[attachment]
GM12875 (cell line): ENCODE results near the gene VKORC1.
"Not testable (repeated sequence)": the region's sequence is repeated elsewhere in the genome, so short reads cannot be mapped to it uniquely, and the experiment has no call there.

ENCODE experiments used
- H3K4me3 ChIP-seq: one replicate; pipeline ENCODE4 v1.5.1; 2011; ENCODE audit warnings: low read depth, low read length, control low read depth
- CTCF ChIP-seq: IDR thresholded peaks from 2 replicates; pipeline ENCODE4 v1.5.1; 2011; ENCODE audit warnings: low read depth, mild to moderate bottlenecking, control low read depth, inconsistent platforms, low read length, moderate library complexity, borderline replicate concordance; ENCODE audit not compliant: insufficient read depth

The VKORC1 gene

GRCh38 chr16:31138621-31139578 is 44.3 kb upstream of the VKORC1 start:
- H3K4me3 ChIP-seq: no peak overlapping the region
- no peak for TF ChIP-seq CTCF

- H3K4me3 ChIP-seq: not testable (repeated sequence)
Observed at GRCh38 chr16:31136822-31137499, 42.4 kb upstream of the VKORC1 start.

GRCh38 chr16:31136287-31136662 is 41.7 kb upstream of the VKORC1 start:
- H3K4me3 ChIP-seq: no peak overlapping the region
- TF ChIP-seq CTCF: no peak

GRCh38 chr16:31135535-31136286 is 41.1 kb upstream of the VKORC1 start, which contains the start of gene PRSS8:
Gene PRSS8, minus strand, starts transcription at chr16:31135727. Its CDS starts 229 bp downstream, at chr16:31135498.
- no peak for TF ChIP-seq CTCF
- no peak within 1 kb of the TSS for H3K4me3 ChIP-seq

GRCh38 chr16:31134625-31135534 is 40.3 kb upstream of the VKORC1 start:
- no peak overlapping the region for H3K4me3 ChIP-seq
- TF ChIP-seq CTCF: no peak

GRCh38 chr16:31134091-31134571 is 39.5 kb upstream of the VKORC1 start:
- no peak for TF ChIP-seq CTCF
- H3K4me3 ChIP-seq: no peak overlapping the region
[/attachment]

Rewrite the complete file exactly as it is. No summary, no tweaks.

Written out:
GM12875 (cell line): ENCODE results near the gene VKORC1.
"Not testable (repeated sequence)": the region's sequence is repeated elsewhere in the genome, so short reads cannot be mapped to it uniquely, and the experiment has no call there.

ENCODE experiments used
- H3K4me3 ChIP-seq: one replicate; pipeline ENCODE4 v1.5.1; 2011; ENCODE audit warnings: low read depth, low read length, control low read depth
- CTCF ChIP-seq: IDR thresholded peaks from 2 replicates; pipeline ENCODE4 v1.5.1; 2011; ENCODE audit warnings: low read depth, mild to moderate bottlenecking, control low read depth, inconsistent platforms, low read length, moderate library complexity, borderline replicate concordance; ENCODE audit not compliant: insufficient read depth

The VKORC1 gene

GRCh38 chr16:31138621-31139578 is 44.3 kb upstream of the VKORC1 start:
- H3K4me3 ChIP-seq: no peak overlapping the region
- no peak for TF ChIP-seq CTCF

- H3K4me3 ChIP-seq: not testable (repeated sequence)
Observed at GRCh38 chr16:31136822-31137499, 42.4 kb upstream of the VKORC1 start.

GRCh38 chr16:31136287-31136662 is 41.7 kb upstream of the VKORC1 start:
- H3K4me3 ChIP-seq: no peak overlapping the region
- TF ChIP-seq CTCF: no peak

GRCh38 chr16:31135535-31136286 is 41.1 kb upstream of the VKORC1 start, which contains the start of gene PRSS8:
Gene PRSS8, minus strand, starts transcription at chr16:31135727. Its CDS starts 229 bp downstream, at chr16:31135498.
- no peak for TF ChIP-seq CTCF
- no peak within 1 kb of the TSS for H3K4me3 ChIP-seq

GRCh38 chr16:31134625-31135534 is 40.3 kb upstream of the VKORC1 start:
- no peak overlapping the region for H3K4me3 ChIP-seq
- TF ChIP-seq CTCF: no peak

GRCh38 chr16:31134091-31134571 is 39.5 kb upstream of the VKORC1 start:
- no peak for TF ChIP-seq CTCF
- H3K4me3 ChIP-seq: no peak overlapping the region